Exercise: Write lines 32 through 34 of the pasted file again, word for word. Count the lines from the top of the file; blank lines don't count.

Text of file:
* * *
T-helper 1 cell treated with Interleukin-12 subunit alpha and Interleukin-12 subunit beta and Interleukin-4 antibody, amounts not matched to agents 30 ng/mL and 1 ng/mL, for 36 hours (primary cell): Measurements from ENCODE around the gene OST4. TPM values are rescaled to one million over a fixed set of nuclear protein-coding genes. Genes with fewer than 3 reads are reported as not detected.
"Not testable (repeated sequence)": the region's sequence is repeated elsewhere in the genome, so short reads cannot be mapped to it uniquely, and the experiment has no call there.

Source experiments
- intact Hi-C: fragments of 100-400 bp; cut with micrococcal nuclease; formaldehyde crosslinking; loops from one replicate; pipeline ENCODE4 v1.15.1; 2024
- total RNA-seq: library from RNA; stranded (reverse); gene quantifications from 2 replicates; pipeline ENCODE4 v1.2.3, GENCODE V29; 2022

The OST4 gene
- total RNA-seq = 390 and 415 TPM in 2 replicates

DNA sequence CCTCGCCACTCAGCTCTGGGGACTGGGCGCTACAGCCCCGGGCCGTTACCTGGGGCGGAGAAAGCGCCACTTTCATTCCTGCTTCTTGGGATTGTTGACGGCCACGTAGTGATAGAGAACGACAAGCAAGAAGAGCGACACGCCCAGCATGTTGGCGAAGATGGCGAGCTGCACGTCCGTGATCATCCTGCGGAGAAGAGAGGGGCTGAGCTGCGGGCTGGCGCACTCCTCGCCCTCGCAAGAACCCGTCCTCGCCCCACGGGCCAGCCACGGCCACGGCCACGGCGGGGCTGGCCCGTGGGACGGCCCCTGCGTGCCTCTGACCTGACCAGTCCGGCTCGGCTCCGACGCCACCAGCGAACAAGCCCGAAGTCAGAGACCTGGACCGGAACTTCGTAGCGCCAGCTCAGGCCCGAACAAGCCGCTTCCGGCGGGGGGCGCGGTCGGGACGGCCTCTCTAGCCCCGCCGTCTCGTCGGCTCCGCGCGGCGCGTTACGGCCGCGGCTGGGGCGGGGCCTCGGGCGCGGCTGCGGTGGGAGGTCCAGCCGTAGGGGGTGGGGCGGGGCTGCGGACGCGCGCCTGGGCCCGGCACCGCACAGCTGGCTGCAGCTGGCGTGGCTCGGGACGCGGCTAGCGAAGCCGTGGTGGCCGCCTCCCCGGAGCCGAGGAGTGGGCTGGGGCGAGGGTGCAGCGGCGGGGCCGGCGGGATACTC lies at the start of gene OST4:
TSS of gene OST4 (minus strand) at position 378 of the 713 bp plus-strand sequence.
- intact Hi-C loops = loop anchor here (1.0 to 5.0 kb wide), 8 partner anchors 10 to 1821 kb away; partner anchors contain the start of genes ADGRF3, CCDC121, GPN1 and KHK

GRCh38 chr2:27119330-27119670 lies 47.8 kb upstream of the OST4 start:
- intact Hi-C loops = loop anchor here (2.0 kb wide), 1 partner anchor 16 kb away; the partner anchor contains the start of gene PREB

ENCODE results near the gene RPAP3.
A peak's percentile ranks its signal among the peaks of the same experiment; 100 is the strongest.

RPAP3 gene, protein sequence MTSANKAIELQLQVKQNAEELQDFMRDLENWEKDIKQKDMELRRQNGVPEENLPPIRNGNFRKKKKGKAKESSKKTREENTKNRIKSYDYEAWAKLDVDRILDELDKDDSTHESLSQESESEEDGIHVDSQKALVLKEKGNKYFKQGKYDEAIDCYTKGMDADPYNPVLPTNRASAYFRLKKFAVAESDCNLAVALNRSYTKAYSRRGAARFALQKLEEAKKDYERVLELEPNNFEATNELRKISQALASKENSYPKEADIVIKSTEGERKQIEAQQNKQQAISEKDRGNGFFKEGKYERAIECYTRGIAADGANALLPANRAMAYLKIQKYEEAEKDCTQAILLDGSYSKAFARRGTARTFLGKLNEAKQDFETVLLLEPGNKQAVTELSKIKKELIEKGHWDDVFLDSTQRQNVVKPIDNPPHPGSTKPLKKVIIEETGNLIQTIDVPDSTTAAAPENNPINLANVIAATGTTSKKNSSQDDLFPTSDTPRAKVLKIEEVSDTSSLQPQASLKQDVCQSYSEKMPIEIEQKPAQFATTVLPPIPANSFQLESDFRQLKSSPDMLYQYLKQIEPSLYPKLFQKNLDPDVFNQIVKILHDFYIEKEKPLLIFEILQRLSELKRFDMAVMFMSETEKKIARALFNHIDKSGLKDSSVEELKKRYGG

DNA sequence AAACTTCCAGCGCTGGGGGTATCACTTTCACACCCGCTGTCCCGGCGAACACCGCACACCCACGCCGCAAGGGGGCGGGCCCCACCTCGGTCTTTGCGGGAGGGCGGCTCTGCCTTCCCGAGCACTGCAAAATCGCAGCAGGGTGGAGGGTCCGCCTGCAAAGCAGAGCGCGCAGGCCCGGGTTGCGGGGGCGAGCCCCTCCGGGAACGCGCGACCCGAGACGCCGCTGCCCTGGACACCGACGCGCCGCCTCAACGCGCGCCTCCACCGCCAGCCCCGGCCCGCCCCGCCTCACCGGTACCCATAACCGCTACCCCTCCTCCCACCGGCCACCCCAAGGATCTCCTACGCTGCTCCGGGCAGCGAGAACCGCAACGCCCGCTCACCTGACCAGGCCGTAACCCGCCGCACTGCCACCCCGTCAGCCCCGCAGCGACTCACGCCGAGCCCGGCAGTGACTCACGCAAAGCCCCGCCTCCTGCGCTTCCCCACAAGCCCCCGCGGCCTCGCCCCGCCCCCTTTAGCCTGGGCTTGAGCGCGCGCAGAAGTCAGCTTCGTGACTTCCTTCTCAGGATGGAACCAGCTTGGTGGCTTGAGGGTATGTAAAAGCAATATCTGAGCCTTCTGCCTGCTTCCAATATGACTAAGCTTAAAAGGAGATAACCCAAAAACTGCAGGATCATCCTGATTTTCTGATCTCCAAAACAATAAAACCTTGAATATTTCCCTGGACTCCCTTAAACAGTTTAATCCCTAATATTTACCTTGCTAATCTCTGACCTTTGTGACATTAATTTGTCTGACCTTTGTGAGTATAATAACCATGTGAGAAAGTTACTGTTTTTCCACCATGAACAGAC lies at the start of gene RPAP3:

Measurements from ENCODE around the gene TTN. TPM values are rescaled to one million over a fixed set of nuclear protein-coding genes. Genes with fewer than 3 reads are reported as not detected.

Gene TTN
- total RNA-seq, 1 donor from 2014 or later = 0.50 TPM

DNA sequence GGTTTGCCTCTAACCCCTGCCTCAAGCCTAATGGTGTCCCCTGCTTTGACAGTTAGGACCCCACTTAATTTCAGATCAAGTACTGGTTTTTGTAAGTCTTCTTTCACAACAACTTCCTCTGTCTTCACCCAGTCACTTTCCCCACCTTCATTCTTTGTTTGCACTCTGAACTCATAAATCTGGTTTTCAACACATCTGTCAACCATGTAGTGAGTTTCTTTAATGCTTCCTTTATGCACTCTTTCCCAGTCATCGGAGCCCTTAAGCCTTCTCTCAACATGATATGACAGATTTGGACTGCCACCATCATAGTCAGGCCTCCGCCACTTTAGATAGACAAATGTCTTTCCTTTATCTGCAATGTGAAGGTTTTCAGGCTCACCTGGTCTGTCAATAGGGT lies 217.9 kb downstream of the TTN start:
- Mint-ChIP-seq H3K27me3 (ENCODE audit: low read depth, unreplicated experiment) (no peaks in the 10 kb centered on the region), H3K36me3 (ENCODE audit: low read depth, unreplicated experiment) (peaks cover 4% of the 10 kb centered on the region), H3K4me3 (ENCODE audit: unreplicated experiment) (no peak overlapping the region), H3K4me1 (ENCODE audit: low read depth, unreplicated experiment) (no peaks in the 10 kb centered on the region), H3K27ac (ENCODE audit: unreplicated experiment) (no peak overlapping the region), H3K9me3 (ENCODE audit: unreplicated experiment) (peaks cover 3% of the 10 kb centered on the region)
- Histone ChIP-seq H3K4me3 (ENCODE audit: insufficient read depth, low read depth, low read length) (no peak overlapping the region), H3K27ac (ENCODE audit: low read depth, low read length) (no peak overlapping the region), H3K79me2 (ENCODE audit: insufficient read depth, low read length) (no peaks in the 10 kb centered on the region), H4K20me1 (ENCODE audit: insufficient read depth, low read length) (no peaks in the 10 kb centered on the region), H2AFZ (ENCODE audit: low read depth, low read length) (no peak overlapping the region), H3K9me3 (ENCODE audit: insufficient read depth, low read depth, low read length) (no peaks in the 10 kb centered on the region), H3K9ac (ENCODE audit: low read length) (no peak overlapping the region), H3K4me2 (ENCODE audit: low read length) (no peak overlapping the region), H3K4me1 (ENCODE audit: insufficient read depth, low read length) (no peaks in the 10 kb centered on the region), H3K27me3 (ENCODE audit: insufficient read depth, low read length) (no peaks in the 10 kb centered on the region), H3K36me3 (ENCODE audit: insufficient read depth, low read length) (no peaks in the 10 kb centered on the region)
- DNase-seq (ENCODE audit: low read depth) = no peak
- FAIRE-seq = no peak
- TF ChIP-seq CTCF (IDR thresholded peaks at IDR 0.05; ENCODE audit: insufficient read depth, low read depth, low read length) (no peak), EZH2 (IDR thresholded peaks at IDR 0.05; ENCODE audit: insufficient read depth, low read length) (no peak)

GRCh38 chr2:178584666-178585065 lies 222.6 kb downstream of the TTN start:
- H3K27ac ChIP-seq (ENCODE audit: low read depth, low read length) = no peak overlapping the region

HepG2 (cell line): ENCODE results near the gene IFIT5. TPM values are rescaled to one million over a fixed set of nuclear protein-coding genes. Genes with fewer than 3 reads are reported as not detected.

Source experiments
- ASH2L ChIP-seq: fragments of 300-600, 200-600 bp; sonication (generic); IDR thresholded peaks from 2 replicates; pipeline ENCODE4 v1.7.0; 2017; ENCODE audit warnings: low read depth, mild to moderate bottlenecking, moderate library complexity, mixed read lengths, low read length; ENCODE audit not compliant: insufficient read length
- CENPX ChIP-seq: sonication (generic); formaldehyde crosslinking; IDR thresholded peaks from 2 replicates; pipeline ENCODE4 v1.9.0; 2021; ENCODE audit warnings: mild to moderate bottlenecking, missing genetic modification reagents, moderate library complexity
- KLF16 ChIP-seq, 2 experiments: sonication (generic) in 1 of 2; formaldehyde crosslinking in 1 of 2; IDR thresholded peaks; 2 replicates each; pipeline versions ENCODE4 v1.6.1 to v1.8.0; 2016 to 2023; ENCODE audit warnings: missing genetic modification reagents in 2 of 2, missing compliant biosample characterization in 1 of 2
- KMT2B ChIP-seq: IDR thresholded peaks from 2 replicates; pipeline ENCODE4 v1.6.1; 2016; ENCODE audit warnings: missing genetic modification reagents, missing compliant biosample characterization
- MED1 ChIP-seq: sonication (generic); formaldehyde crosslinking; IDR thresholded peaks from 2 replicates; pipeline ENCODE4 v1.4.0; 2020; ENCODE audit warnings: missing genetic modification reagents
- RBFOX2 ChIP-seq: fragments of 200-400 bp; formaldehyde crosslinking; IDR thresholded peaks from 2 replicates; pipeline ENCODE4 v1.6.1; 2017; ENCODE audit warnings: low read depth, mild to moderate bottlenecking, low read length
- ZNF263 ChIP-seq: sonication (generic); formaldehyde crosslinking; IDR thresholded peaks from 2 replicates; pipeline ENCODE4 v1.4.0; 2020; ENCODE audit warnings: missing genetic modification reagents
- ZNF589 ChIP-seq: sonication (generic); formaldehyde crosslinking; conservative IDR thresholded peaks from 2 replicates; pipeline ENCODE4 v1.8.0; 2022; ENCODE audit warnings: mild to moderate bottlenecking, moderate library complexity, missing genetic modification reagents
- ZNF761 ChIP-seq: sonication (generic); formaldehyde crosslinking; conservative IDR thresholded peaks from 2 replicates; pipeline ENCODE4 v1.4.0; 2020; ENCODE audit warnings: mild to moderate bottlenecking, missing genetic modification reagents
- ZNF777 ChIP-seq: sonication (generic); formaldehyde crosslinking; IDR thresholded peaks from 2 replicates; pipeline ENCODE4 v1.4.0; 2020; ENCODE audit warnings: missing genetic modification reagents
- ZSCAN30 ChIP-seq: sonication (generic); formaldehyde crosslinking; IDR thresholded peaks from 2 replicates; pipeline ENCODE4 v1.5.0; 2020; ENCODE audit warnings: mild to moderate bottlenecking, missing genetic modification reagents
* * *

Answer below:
- KLF16 ChIP-seq, 2 experiments: sonication (generic) in 1 of 2; formaldehyde crosslinking in 1 of 2; IDR thresholded peaks; 2 replicates each; pipeline versions ENCODE4 v1.6.1 to v1.8.0; 2016 to 2023; ENCODE audit warnings: missing genetic modification reagents in 2 of 2, missing compliant biosample characterization in 1 of 2
- KMT2B ChIP-seq: IDR thresholded peaks from 2 replicates; pipeline ENCODE4 v1.6.1; 2016; ENCODE audit warnings: missing genetic modification reagents, missing compliant biosample characterization
- MED1 ChIP-seq: sonication (generic); formaldehyde crosslinking; IDR thresholded peaks from 2 replicates; pipeline ENCODE4 v1.4.0; 2020; ENCODE audit warnings: missing genetic modification reagents